I never used to procrastinate. Never.

Okay, maybe sometimes. Like during tax season.

photo: John Morgan on flikr

But that was about it.

I used to take pity on the poor schmucks who would put things off. I felt sorry for them. I felt empathy for their plight. It must be hard, I thought, to have something hanging over your head. Like mistletoe.

photo: ishouldbefoldinglaundry on flikr

Actually, having mistletoe over your head isn’t bad at all. Unless you’re standing next to someone you don’t like. Then it’s a problem. A big problem. So that’s what I meant. Procrastination is like having mistletoe hanging over your head when you’re standing next to an Object Of Anti-Affection (OOAA).


Back to procrastination. (One might say that I’m procrastinating on getting to the subject. But I’m not. I’m digressing. There’s a difference. A big difference. I’d tell you about it now, but I don’t have time. I’ll tell you about it later.)

So. Where was I?

Oh yes. Procrastination. Let’s see . . . .

I never used to procrastinate. It wasn’t in me. My bones were not procrastinating bones. My blood was not procrastinating blood.

Not only that, I actually liked doing the things that other people put off.

Things like cleaning the house

photo: Julie G on flikr

and doing the laundry

photo: Horia Varlan on flikr

and taking out the garbage

photo: Natalie Maynor on flikr

and balancing my checkbook.

photo: adotmanda on flikr

Chores such as these gave me a sense of accomplishment and fulfillment of duty. It feels good to have a clean house and a balanced checkbook. What’s not to love about that?

And then. (You knew that was coming, didn’t you? I totally set you up for the “and then,” didn’t I? Plus there’s the title of this post, which implies that there will be some serious procrastination going in this blog. Given the attack of it, and all.)

Where was I? Oh yes. And then. . . .

And then, at age 39, I started writing fiction. The minute I began this new endeavor, everything changed. Suddenly, nothing was as interesting to me as writing. Suddenly, for the first time in my life, I became I a Serious, Hard-Core Procrastinator (SHCP). 

(I’m not sure why I’m suddenly resorting to capitalization and initialisms in this post. I’ll have to think about it. I’ll get back to you on that.)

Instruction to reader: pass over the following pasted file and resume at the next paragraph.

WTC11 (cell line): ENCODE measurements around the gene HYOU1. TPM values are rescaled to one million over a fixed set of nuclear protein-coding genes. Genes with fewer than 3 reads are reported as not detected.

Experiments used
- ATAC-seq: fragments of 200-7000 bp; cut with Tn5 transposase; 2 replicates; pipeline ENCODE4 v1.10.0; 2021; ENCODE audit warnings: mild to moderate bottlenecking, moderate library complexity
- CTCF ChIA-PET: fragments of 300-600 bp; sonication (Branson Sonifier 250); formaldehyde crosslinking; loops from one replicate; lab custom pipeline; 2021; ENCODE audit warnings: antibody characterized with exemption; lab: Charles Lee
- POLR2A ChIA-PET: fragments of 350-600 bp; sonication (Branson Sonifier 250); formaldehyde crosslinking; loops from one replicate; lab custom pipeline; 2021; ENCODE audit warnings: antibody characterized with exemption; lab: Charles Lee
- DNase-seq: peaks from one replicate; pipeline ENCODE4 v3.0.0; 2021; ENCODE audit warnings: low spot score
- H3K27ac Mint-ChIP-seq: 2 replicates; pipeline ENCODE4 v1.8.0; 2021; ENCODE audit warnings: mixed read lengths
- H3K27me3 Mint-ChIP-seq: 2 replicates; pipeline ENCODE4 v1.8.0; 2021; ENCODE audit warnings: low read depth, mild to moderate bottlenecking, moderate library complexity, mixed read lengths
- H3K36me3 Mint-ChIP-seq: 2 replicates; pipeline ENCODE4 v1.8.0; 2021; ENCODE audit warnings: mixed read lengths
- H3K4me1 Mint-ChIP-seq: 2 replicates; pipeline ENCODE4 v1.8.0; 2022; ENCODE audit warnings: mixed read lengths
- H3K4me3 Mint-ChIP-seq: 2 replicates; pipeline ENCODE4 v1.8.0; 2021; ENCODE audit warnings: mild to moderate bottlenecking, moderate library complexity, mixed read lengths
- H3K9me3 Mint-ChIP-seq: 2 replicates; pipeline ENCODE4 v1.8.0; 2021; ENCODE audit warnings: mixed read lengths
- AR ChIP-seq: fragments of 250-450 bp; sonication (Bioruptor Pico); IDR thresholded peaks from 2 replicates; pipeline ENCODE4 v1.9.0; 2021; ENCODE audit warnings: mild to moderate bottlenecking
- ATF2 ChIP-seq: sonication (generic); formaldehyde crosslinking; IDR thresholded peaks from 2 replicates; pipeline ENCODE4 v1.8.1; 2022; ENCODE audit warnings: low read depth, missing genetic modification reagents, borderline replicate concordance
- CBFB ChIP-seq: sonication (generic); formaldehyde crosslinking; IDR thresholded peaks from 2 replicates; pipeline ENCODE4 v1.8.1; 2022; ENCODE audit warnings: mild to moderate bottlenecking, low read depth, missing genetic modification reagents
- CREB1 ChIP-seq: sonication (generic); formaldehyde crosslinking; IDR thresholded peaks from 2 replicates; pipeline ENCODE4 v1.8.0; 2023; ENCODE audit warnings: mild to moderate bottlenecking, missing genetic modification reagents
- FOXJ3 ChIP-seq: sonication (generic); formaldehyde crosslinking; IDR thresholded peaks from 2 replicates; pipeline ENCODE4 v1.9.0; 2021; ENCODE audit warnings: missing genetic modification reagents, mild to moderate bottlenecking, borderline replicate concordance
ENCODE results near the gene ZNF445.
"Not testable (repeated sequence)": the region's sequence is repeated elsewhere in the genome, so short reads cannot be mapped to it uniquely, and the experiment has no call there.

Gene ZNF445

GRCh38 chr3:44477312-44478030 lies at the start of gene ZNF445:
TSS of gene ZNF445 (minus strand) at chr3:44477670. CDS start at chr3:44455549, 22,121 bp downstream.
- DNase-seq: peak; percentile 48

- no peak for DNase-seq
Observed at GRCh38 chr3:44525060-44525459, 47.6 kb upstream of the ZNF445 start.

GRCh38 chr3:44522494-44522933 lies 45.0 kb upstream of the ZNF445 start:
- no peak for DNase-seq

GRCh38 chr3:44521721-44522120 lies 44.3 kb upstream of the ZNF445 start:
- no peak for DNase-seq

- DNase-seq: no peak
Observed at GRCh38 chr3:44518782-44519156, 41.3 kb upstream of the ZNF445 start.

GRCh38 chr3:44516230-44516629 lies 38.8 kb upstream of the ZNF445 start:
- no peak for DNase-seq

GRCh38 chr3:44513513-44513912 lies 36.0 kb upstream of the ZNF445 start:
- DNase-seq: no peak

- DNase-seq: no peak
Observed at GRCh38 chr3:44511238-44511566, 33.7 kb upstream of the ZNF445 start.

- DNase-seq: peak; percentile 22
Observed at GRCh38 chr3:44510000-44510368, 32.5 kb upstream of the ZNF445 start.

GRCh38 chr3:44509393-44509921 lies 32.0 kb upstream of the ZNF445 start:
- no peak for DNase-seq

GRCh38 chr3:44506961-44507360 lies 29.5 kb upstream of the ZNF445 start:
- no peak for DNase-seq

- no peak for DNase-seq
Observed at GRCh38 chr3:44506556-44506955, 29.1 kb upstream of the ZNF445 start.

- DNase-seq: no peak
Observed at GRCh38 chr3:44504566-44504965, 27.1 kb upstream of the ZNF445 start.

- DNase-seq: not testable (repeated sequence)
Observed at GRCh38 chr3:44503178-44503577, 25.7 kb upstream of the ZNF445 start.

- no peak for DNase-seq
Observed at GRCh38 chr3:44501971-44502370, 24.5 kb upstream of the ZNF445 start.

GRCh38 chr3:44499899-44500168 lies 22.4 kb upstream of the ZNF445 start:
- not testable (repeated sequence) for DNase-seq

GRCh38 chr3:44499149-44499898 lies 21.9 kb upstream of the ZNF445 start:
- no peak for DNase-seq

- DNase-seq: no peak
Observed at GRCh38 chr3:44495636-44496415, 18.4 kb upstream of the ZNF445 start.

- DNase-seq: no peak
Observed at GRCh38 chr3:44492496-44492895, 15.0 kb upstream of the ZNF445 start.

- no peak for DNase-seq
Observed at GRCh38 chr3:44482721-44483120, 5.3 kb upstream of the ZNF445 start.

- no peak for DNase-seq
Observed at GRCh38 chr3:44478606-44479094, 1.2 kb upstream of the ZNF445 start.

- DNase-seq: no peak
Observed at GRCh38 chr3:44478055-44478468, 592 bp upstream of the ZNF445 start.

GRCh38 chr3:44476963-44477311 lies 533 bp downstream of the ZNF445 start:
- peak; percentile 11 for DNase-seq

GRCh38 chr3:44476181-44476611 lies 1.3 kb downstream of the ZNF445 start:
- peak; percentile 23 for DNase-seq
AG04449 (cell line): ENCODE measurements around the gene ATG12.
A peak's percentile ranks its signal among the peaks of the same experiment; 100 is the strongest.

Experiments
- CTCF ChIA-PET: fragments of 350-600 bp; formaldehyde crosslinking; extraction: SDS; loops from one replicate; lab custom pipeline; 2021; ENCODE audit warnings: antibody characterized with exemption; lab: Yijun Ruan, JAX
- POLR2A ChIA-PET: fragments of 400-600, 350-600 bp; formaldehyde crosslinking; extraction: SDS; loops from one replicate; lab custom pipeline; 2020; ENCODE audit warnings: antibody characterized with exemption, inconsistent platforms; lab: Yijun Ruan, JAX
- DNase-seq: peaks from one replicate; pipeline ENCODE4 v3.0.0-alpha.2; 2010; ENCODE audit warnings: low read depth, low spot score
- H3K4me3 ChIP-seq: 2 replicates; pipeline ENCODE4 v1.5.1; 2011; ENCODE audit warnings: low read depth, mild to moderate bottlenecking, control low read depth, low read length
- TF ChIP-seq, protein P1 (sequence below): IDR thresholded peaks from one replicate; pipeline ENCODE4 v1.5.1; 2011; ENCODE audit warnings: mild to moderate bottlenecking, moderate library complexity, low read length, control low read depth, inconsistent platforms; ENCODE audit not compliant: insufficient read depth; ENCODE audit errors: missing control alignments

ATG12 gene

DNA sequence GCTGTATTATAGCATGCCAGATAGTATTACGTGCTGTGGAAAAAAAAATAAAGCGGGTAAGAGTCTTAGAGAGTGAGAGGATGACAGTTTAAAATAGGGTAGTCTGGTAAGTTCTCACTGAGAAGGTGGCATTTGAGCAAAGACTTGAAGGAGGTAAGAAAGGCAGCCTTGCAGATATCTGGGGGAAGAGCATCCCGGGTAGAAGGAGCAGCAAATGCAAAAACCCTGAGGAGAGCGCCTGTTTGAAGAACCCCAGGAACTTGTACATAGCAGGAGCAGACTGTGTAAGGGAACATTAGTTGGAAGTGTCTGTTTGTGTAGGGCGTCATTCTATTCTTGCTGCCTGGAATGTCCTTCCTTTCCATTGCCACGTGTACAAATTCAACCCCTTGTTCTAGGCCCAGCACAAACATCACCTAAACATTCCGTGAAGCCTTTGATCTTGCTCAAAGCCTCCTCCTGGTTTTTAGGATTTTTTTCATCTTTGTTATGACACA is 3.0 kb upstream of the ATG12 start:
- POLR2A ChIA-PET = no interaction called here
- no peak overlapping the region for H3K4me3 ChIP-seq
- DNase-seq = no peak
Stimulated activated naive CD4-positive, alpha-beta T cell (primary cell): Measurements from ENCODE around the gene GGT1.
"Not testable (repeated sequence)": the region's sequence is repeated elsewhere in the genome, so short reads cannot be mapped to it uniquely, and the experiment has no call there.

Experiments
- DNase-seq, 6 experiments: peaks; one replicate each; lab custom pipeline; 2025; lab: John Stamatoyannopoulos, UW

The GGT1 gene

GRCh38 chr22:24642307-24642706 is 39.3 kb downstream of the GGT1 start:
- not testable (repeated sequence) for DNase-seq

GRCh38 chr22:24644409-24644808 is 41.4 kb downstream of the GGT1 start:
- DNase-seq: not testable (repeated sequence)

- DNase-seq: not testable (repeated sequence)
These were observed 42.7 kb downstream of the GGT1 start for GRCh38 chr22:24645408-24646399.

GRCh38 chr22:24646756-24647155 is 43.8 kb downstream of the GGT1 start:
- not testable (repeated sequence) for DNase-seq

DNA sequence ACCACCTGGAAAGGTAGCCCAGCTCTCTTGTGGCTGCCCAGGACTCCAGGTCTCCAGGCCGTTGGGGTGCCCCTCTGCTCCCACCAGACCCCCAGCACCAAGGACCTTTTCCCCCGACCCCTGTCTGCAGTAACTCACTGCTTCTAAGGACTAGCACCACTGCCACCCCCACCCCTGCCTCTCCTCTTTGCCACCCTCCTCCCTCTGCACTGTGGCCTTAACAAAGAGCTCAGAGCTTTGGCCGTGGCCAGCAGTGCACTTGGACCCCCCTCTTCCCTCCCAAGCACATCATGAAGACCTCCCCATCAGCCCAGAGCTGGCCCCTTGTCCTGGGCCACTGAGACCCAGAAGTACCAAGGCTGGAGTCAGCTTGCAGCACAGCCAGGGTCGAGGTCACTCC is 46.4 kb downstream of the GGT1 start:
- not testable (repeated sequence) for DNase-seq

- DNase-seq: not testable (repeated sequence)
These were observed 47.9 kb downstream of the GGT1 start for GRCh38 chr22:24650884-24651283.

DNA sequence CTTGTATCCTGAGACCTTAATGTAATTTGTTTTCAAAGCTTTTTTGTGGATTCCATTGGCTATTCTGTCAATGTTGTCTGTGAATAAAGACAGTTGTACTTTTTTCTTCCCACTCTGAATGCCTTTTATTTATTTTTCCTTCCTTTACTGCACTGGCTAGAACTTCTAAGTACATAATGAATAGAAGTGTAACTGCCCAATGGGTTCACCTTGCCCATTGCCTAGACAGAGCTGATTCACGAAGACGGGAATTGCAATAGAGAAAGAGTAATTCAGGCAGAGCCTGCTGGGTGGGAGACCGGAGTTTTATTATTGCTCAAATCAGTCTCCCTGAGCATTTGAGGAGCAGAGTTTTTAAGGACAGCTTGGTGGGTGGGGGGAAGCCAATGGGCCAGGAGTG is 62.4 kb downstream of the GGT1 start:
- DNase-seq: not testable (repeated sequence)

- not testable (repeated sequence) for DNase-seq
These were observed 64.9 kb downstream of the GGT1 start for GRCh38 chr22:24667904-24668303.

Gone was the perpetually-clean-and-tidy house. Gone was the always-emptied garbage can. Gone was the perfectly-fluffed-and-folded laundry.

And my checkbook? Before I started writing, I was the type of person who would balance my checkbook regularly. Every month. Once the fiction bug hit, I started “balancing” my accounts once a year, at best.

I give “balancing” the nifty quotes of air because when you only attempt such an act once a year, things aren’t exactly “balanced” when it’s over. At best, there is a crude approximation of balance that’s not really balance at all, but is instead a lumpy chaotic mess pretending to be a smooth sea of stability.

photo: Andy Carter on flikr

I wish I could tell you that this Sudden Attack Of Procrastination (SAOP) came to an end, and that I am no longer plagued by its effects. This, dear reader, is not the case. I am still an SHCP. (Do you remember what this means? If not, please scan back to resuscitate your memory. That’s okay. I’ll wait here.)

The reason for my current SHCP status is no longer the writing. Or, it’s not only the writing. It’s now other things too – like playing music

photo: Will Bakx

and walking in nature

photo: docent-joyce on flikr

and hanging out with my sweetheart

photo: Lisl Christie

and going to the movies.

photo: Joelk75 on flikr

My life seems to be on a trajectory, a trajectory of bliss. Somehow, each and every day, I become more and more inclined to only do those things that bring me joy. And the more this happens, the less inclined I am to do those things that do not animate my heart.

The good news is that my life is now richer and fuller as a result. The bad news is that some of the things I procrastinate about still need to get done.

By me.

The bad news that’s really good news (stick with me here) is that I almost always feel a sense of accomplishment when the things-that-have-to-get-done actually do get done. 

So it’s not like I don’t ultimately enjoy everything I do. It’s just for some of the things, I like to wait to experience the enjoyment.

Maybe that’s the reframe here: some things are just so special, I like to wait as long as possible so I can savor their specialness.

(Did you buy that? If not, wait a bit. It might take a while to really sink in.)

A lot of my other posts have had a moral, a lesson, a tidy answer to the dilemma I was facing. Not this one. I’m an SHCP. That’s the way it is. My procrastination habit seems to be a byproduct of my current life of bliss. And if that’s the case, it’s worth it.

So, for now, I am a blissed-out SHCP.

If anything changes, I’ll let you know.


I mean, I’m sure I’ll get around to it.


What do you procrastinate about? Tell me now!


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